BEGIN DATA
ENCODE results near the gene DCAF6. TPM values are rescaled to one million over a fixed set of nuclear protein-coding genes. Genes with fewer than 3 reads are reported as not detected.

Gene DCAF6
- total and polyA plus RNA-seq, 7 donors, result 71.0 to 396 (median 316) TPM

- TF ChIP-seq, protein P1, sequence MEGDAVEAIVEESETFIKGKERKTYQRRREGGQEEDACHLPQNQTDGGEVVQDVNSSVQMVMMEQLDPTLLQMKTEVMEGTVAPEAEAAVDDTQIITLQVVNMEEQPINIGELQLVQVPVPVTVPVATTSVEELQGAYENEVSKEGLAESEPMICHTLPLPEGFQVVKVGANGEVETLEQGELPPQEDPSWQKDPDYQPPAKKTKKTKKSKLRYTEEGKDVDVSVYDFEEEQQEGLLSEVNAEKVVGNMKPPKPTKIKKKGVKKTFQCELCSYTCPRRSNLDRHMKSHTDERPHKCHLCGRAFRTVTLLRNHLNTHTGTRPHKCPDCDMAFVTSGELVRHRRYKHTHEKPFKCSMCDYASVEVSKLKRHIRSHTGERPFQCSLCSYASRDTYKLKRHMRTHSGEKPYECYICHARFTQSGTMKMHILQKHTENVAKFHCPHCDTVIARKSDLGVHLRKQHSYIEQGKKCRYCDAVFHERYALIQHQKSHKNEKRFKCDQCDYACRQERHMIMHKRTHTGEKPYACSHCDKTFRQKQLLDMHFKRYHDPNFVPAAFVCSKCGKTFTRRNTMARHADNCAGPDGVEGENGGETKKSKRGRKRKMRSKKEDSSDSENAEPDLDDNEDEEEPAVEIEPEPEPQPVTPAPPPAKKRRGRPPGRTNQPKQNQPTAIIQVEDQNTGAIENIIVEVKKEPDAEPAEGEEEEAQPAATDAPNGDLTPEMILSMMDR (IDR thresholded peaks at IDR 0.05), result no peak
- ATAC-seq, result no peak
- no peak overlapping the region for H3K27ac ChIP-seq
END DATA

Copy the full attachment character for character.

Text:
ENCODE results near the gene DCAF6. TPM values are rescaled to one million over a fixed set of nuclear protein-coding genes. Genes with fewer than 3 reads are reported as not detected.

Gene DCAF6
- total and polyA plus RNA-seq, 7 donors, result 71.0 to 396 (median 316) TPM

- TF ChIP-seq, protein P1, sequence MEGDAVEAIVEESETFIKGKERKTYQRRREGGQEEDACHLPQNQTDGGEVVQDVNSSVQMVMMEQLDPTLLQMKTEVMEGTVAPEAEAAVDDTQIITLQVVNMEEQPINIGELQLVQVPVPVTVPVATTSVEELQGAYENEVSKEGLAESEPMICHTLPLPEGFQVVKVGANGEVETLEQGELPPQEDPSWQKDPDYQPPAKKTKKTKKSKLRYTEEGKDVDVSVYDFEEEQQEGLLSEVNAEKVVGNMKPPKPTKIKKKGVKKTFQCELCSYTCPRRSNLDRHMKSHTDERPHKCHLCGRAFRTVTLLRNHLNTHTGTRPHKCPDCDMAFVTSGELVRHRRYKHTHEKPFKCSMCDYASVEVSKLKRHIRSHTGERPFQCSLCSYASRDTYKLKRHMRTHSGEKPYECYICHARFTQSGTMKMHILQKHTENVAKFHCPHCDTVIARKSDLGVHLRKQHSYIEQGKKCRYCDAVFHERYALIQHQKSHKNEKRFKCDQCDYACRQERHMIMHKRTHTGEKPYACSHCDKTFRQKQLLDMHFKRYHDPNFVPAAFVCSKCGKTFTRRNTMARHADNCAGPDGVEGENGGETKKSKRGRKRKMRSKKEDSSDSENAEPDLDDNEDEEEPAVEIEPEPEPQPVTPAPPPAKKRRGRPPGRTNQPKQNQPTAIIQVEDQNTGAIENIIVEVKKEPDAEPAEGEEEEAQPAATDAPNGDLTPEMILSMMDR (IDR thresholded peaks at IDR 0.05), result no peak
- ATAC-seq, result no peak
- no peak overlapping the region for H3K27ac ChIP-seq